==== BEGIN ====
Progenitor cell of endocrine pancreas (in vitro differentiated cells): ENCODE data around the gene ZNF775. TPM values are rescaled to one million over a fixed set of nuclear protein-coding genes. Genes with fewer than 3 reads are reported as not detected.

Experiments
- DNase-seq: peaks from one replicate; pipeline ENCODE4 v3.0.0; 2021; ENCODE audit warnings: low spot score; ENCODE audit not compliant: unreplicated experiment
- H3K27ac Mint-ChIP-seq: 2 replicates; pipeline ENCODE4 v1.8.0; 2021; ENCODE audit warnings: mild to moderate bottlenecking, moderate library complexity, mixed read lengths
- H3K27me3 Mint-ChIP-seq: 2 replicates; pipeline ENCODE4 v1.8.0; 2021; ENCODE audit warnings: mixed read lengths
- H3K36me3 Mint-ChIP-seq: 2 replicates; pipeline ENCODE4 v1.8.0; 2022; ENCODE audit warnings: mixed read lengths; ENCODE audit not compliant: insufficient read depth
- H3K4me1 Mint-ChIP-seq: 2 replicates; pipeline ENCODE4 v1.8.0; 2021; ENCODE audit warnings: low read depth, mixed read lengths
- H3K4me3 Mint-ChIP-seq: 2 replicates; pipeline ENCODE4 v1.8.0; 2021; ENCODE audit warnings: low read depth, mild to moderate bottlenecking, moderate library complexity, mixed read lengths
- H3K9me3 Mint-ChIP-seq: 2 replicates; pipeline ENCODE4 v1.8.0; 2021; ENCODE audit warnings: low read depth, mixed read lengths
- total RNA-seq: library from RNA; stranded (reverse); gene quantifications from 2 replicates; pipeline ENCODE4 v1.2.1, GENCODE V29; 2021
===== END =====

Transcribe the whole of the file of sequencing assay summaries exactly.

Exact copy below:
Progenitor cell of endocrine pancreas (in vitro differentiated cells): ENCODE data around the gene ZNF775. TPM values are rescaled to one million over a fixed set of nuclear protein-coding genes. Genes with fewer than 3 reads are reported as not detected.

Experiments
- DNase-seq: peaks from one replicate; pipeline ENCODE4 v3.0.0; 2021; ENCODE audit warnings: low spot score; ENCODE audit not compliant: unreplicated experiment
- H3K27ac Mint-ChIP-seq: 2 replicates; pipeline ENCODE4 v1.8.0; 2021; ENCODE audit warnings: mild to moderate bottlenecking, moderate library complexity, mixed read lengths
- H3K27me3 Mint-ChIP-seq: 2 replicates; pipeline ENCODE4 v1.8.0; 2021; ENCODE audit warnings: mixed read lengths
- H3K36me3 Mint-ChIP-seq: 2 replicates; pipeline ENCODE4 v1.8.0; 2022; ENCODE audit warnings: mixed read lengths; ENCODE audit not compliant: insufficient read depth
- H3K4me1 Mint-ChIP-seq: 2 replicates; pipeline ENCODE4 v1.8.0; 2021; ENCODE audit warnings: low read depth, mixed read lengths
- H3K4me3 Mint-ChIP-seq: 2 replicates; pipeline ENCODE4 v1.8.0; 2021; ENCODE audit warnings: low read depth, mild to moderate bottlenecking, moderate library complexity, mixed read lengths
- H3K9me3 Mint-ChIP-seq: 2 replicates; pipeline ENCODE4 v1.8.0; 2021; ENCODE audit warnings: low read depth, mixed read lengths
- total RNA-seq: library from RNA; stranded (reverse); gene quantifications from 2 replicates; pipeline ENCODE4 v1.2.1, GENCODE V29; 2021